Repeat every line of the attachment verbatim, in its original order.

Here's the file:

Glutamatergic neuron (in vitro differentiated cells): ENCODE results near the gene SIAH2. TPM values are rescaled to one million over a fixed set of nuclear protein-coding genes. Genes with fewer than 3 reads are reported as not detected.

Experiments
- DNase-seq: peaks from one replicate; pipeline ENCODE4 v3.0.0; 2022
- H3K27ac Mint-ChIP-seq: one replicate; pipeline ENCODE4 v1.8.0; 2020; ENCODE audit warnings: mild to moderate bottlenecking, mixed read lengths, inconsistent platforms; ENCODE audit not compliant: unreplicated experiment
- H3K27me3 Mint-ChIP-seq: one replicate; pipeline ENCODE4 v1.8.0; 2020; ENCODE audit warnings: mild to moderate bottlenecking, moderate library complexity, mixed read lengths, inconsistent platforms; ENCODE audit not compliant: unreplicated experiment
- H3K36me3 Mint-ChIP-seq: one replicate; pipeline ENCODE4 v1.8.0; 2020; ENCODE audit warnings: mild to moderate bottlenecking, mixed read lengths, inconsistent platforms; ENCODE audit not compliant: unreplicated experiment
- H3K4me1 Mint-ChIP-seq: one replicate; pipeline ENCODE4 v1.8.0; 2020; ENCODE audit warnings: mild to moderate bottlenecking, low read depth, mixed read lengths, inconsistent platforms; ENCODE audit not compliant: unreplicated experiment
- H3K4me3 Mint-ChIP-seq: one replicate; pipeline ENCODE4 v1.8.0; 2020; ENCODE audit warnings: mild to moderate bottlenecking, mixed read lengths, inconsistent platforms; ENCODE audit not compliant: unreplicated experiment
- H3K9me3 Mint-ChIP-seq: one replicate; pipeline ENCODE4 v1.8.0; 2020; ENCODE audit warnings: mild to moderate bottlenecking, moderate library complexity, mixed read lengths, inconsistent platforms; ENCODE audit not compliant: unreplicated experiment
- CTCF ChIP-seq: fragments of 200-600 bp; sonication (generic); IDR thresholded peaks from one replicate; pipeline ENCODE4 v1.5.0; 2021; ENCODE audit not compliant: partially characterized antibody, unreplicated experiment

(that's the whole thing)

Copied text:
Glutamatergic neuron (in vitro differentiated cells): ENCODE results near the gene SIAH2. TPM values are rescaled to one million over a fixed set of nuclear protein-coding genes. Genes with fewer than 3 reads are reported as not detected.

Experiments
- DNase-seq: peaks from one replicate; pipeline ENCODE4 v3.0.0; 2022
- H3K27ac Mint-ChIP-seq: one replicate; pipeline ENCODE4 v1.8.0; 2020; ENCODE audit warnings: mild to moderate bottlenecking, mixed read lengths, inconsistent platforms; ENCODE audit not compliant: unreplicated experiment
- H3K27me3 Mint-ChIP-seq: one replicate; pipeline ENCODE4 v1.8.0; 2020; ENCODE audit warnings: mild to moderate bottlenecking, moderate library complexity, mixed read lengths, inconsistent platforms; ENCODE audit not compliant: unreplicated experiment
- H3K36me3 Mint-ChIP-seq: one replicate; pipeline ENCODE4 v1.8.0; 2020; ENCODE audit warnings: mild to moderate bottlenecking, mixed read lengths, inconsistent platforms; ENCODE audit not compliant: unreplicated experiment
- H3K4me1 Mint-ChIP-seq: one replicate; pipeline ENCODE4 v1.8.0; 2020; ENCODE audit warnings: mild to moderate bottlenecking, low read depth, mixed read lengths, inconsistent platforms; ENCODE audit not compliant: unreplicated experiment
- H3K4me3 Mint-ChIP-seq: one replicate; pipeline ENCODE4 v1.8.0; 2020; ENCODE audit warnings: mild to moderate bottlenecking, mixed read lengths, inconsistent platforms; ENCODE audit not compliant: unreplicated experiment
- H3K9me3 Mint-ChIP-seq: one replicate; pipeline ENCODE4 v1.8.0; 2020; ENCODE audit warnings: mild to moderate bottlenecking, moderate library complexity, mixed read lengths, inconsistent platforms; ENCODE audit not compliant: unreplicated experiment
- CTCF ChIP-seq: fragments of 200-600 bp; sonication (generic); IDR thresholded peaks from one replicate; pipeline ENCODE4 v1.5.0; 2021; ENCODE audit not compliant: partially characterized antibody, unreplicated experiment